The city is bracing for less money in sales taxes and fees next fiscal year, plus about $4.5 million in increased costs, $3.8 million of which is due to the city's increasingly expensive union contracts.
"We are facing unusual economic times," he said, explaining that the economy is worse than he's seen it in his 30-plus years in city government.
Duggan already has conducted two "all hands" meetings with the city's 600 employees — over 200 showed up for each one — and city department heads have been asked to come up with 10 percent cost reduction scenarios. So far, no layoffs are planned, and Duggan hopes to repeat successes the city had with a hiring freeze after the dot-com bust; in that case, 65 positions were cut without a single layoff.
"Unlike many government agencies, we think we will have a balanced budget this year," Duggan said. But the 2009-10 budget is due in June, marking the first time in nearly a decade that the city will have to make significant cuts. Duggan said budget reviews may become a year-round affair, rather than once a year in spring.
To illustrate just how dire the situation is, Duggan pointed out that the city could eliminate the entire library budget of $4.7 million and still not cover the projected $6 million general fund deficit. "No one is proposing" a shutdown of the library, Duggan clarified.
Some have pointed to the city's massive reserves, but Duggan says most of that money is committed to special funds, pensions for retirees and real estate purchases that could become revenue sources.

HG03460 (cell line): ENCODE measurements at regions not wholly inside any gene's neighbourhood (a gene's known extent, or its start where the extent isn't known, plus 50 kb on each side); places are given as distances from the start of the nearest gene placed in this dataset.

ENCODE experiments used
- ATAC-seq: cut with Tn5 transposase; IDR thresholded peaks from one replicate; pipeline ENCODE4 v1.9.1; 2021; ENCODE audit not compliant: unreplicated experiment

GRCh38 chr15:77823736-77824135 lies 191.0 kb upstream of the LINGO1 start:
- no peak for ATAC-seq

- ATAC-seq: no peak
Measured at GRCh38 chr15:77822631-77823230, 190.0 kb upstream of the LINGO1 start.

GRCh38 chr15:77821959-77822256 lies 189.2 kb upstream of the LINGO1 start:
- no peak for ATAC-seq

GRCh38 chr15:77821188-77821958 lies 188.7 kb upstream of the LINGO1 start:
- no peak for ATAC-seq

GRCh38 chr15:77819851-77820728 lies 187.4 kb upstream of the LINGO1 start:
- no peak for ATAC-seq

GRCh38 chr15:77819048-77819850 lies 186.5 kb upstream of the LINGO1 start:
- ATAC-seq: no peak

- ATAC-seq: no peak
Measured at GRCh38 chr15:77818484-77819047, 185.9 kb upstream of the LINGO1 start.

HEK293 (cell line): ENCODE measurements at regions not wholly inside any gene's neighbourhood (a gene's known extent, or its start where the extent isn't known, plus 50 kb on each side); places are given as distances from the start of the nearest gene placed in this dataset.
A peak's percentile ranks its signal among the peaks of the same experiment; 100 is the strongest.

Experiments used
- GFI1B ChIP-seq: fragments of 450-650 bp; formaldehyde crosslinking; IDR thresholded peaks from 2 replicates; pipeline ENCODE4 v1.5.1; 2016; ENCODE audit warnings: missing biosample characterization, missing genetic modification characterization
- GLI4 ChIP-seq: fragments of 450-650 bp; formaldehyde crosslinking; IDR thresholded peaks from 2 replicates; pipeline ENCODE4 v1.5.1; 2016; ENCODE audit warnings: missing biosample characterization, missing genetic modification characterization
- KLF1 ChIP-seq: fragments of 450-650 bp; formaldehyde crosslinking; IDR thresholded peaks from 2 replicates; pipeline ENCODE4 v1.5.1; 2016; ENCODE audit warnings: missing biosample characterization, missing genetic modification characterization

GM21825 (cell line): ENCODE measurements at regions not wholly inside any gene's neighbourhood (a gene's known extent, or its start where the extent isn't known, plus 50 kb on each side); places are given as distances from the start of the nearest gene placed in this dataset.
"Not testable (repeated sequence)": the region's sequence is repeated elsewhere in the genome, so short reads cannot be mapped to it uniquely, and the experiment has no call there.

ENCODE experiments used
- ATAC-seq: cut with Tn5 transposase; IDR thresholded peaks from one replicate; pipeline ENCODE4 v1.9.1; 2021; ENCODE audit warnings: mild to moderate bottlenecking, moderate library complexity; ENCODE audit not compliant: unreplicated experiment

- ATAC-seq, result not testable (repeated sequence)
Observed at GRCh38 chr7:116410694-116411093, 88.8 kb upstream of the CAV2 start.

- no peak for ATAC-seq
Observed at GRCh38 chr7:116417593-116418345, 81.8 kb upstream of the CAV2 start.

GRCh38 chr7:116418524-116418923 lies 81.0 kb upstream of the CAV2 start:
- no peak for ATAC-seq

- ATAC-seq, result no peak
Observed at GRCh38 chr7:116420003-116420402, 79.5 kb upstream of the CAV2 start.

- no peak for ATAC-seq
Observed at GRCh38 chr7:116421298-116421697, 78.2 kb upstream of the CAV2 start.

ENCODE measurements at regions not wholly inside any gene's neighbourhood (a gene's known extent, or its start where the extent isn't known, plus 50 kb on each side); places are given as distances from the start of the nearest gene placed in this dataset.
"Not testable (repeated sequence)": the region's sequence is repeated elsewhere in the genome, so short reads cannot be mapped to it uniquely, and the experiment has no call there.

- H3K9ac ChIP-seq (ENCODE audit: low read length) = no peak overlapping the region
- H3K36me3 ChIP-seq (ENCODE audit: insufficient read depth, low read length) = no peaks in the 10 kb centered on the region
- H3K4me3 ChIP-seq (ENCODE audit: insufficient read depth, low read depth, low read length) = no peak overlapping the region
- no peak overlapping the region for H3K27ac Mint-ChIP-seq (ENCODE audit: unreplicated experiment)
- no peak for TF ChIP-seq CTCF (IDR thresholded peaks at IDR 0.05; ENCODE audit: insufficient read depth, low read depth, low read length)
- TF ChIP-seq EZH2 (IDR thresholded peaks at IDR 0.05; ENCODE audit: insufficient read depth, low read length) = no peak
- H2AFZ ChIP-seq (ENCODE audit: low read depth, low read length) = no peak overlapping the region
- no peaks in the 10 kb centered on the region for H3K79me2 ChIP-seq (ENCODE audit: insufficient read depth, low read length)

"We do have a portfolio of $292 million," Duggan said. "A lot of it is committed and not a solution for us in regard to the general fund."
The city does have a $5 million "rainy day fund," however, and Duggan said he expects to use that money even though the city has almost never touched its reserves.
"We will be using reserves more than we ever used them before," he said, but hopefully only as "bridge loans." In the past, Duggan said, reserves had only been used to temporarily fund employee positions, never to fund an "ongoing gap."
The growth stops here
Duggan said many people think government is supposed to get bigger over time, but that hasn't been the case in Mountain View. Since 1991, Mountain View's city government has seen a net reduction of 16 employees, while the city's population has increased from 67,460 to 74,000 over the same time period.
However, the city's fire and police departments have added 21 employees since 1991, while the rest of the city government lost 37 employees. The police department — annually budgeted at $27.1 million — brings in $1.8 million in revenue, mostly from traffic ticket fines.
Police and fire went up from 36 percent of the city's budget in 1990-91 to 50 percent of today's budget, a reflection of a change in the community's values over time, Duggan said. Meanwhile, almost every other department was cut. Community services, which include parks and recreation, decreased from 16 to 14 percent in the same period.
A long-term problem
The city's Finance Department, now run by Patty Kong, has projected city budget revenues and expenditures out to 2019 with a "structural imbalance."
When the economy recovers, the city can't count on a lot of retail development to generate new sales taxes like other cities do, Duggan said. The city doesn't have enough land to build on.
Duggan mentioned the possibility of going to voters for a tax increase, something Mountain View has declined to do in the past. Mayor Margaret Abe-Koga mentioned increasing city fees that are currently below average. In a phone interview with the Voice, she also suggested creating fees for non-residents using the Senior Center. And sports leagues with a majority of non-resident players could be charged a special fee to use the city's ball fields, she said.
While the city expects to receive at least $800,000 in federal stimulus funds for road repairs and other projects, Duggan doesn't appear to be betting on a bailout.
"We know there is going to be sacrifice from everyone, including the public," he said.
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